Brexit consequences?

Britain accounts for 7.0% of global M&A volume, and dealmaking has suffered, with M&A announcements down 85% year-on-year in the second quarter.

“Brexit is likely to have an impact on M&A going forward. It has increased market volatility and negatively impacted the global economic outlook. Ongoing uncertainty will inevitably lead to a more cautious approach to M&A for the rest of the year,” said Adrian Mee, Bank of America Corp’s co-head of global M&A.

Not only the rest of the year, probably. When real outcomes of negotiations are implemented the new post EU days really sink in.

EU, USA and Asia/China:

European M&A deals are down 31% in the ytd compared to 2015 quarter to $592 billion. The United States, the world’s biggest M&A market, was also down 25% to $1453 billion according to Bloomberg.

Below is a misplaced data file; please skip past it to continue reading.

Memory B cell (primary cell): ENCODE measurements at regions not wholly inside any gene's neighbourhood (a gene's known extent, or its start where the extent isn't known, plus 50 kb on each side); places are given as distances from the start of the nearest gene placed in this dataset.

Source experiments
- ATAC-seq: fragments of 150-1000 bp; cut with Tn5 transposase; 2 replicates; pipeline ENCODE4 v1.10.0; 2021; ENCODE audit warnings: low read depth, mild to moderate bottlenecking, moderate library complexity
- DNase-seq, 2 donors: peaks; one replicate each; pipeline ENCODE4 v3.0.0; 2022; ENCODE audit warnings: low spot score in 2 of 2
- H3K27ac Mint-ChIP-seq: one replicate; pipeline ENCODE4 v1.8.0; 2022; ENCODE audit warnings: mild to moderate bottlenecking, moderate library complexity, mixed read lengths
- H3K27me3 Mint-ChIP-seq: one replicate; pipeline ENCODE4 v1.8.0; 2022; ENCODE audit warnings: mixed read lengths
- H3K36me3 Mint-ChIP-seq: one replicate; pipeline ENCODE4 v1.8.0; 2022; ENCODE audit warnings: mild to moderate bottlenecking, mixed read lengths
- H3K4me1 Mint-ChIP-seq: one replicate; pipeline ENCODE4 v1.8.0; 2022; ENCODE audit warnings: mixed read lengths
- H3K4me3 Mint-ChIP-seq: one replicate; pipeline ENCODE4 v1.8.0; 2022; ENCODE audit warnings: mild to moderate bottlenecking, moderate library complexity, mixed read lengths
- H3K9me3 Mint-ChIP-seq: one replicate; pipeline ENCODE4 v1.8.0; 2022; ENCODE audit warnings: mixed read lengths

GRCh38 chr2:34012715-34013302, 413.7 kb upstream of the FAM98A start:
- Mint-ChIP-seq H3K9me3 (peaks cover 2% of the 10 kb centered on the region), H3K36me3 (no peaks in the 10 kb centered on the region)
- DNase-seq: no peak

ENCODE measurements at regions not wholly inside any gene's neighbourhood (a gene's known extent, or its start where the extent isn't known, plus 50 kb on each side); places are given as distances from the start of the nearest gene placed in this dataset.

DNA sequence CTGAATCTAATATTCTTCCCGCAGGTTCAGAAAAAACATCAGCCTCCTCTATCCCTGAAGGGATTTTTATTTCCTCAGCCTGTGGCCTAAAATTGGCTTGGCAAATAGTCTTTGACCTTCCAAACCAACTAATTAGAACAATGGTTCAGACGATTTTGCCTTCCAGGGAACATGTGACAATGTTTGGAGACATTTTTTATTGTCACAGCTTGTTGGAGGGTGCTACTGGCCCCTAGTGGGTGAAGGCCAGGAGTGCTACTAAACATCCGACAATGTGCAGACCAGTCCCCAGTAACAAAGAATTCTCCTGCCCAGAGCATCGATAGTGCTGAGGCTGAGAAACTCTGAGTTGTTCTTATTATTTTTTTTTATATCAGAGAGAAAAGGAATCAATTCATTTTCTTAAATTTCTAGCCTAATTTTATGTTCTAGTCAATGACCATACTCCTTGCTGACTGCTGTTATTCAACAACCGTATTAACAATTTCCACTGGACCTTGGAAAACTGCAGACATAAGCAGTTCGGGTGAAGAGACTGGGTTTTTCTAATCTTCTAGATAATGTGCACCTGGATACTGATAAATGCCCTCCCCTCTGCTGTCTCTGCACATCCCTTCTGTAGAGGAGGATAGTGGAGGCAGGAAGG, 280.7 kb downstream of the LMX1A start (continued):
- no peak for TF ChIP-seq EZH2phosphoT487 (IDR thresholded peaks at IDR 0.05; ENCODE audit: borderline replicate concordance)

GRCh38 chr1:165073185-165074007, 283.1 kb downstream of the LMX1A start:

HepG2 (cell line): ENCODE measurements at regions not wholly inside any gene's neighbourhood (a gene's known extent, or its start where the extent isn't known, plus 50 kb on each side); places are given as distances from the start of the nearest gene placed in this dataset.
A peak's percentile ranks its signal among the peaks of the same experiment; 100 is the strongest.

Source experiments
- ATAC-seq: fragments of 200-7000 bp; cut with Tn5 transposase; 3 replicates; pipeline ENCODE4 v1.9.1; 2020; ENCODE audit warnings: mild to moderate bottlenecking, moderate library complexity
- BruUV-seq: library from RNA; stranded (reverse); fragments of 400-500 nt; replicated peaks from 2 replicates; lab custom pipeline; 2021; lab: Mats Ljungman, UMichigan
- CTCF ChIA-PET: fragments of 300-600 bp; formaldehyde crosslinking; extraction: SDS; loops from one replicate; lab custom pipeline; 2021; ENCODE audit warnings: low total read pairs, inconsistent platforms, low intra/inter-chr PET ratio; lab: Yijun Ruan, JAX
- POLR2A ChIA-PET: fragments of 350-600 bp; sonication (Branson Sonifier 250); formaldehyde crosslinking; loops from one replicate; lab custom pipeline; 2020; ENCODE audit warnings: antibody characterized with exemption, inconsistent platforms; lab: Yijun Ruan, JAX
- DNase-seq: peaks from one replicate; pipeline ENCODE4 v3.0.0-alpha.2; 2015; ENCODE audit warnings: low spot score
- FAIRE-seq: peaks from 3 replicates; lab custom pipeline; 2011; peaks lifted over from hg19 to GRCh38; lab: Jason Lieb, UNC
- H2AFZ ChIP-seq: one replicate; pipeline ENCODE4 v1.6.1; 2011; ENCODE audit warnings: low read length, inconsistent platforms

Some market insiders worry that recent volatility, headline-induced uncertainty and macro headwinds may create a challenging environment for global deal flow. U.S. focused M&A is by some though expected to remain relatively strong.

Chinese companies have continued to be a major driver of dealmaking activity. China outbound cross-border M&A totaled $121.1 billion so far this year, already surpassing the full year record of $111.5 billion set last year.

Henning Varner, Risk Manager, SKAGEN Funds